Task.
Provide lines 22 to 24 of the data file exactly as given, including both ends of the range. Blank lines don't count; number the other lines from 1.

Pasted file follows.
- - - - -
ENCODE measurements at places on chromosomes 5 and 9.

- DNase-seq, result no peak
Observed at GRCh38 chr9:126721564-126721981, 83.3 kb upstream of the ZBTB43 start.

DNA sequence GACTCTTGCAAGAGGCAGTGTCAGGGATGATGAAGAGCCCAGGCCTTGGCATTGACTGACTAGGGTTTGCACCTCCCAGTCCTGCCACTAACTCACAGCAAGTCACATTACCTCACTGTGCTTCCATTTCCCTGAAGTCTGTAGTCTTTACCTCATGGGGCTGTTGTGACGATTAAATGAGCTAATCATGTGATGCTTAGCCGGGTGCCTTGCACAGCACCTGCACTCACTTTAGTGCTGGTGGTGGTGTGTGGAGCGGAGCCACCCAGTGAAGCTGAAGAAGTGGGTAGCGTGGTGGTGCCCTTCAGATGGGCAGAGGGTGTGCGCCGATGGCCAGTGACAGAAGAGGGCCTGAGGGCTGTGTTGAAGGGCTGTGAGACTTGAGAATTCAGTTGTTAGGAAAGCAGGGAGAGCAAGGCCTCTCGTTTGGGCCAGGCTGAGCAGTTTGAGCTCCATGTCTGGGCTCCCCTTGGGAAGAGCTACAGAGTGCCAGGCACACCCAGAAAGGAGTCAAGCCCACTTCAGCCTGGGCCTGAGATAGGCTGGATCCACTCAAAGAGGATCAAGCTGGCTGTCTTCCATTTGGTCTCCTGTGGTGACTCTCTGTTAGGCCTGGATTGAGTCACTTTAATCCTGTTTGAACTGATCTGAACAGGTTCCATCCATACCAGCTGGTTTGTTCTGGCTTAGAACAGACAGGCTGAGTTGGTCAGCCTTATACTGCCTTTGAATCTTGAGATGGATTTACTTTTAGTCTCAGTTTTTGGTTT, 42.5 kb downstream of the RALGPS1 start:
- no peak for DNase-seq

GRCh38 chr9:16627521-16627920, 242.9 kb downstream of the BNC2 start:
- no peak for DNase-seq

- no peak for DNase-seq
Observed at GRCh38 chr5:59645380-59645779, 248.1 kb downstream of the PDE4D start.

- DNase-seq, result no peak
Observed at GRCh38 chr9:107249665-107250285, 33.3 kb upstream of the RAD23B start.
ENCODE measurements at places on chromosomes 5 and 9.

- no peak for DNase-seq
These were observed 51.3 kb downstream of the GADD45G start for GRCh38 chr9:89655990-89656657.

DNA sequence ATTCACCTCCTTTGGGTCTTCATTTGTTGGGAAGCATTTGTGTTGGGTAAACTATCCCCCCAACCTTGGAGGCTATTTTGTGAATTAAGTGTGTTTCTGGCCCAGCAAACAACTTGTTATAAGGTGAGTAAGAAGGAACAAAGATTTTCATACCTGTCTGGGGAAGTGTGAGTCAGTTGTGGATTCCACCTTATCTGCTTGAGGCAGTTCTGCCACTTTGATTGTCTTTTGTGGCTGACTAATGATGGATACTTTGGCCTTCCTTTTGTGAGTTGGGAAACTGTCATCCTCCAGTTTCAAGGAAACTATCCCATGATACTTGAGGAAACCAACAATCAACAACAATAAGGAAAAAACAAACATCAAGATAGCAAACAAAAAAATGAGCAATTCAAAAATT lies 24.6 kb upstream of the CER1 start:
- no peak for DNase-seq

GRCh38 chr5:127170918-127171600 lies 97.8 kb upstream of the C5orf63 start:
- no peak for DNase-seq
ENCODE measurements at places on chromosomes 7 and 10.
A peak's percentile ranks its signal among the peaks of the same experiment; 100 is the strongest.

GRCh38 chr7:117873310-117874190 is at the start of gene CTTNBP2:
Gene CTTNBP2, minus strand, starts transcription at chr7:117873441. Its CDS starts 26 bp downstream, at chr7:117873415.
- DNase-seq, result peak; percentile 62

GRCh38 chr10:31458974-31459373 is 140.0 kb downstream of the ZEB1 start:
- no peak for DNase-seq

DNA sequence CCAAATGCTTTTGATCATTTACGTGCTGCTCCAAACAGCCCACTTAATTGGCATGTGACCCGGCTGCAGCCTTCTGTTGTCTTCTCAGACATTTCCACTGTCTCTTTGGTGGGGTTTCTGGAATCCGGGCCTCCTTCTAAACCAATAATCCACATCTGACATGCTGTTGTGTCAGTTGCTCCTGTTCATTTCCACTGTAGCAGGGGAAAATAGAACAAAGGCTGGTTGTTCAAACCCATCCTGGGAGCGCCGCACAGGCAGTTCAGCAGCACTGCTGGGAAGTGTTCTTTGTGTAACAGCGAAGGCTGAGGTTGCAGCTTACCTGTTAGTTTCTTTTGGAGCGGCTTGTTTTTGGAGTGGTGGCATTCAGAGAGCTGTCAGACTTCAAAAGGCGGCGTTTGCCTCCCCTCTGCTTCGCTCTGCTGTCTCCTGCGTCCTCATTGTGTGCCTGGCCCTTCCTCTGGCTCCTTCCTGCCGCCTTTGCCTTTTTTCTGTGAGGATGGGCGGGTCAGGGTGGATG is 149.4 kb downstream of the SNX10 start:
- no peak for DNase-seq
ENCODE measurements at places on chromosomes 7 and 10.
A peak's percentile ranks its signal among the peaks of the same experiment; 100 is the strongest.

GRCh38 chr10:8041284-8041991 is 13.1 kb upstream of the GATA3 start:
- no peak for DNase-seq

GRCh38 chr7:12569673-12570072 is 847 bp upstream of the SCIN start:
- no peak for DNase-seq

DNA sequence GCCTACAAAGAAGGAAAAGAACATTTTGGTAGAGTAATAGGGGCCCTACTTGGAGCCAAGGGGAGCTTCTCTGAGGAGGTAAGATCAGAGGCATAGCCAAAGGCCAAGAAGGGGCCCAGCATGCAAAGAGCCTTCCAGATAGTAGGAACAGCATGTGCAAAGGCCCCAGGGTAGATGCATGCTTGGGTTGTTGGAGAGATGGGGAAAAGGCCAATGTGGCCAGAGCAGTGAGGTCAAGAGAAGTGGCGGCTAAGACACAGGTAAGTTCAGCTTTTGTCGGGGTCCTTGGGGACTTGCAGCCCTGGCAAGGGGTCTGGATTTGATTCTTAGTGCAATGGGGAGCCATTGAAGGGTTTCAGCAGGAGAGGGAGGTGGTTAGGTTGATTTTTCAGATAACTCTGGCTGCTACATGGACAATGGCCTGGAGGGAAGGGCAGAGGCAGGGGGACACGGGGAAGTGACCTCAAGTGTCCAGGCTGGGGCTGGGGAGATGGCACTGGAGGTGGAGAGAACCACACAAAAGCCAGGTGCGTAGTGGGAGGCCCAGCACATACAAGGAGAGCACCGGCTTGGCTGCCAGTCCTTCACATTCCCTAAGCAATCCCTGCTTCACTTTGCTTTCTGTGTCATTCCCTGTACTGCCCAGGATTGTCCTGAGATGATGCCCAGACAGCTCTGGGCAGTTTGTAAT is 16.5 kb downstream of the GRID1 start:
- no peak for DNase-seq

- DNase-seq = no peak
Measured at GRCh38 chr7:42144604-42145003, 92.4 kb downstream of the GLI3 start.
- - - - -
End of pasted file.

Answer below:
Gene CTTNBP2, minus strand, starts transcription at chr7:117873441. Its CDS starts 26 bp downstream, at chr7:117873415.
- DNase-seq, result peak; percentile 62

GRCh38 chr10:31458974-31459373 is 140.0 kb downstream of the ZEB1 start: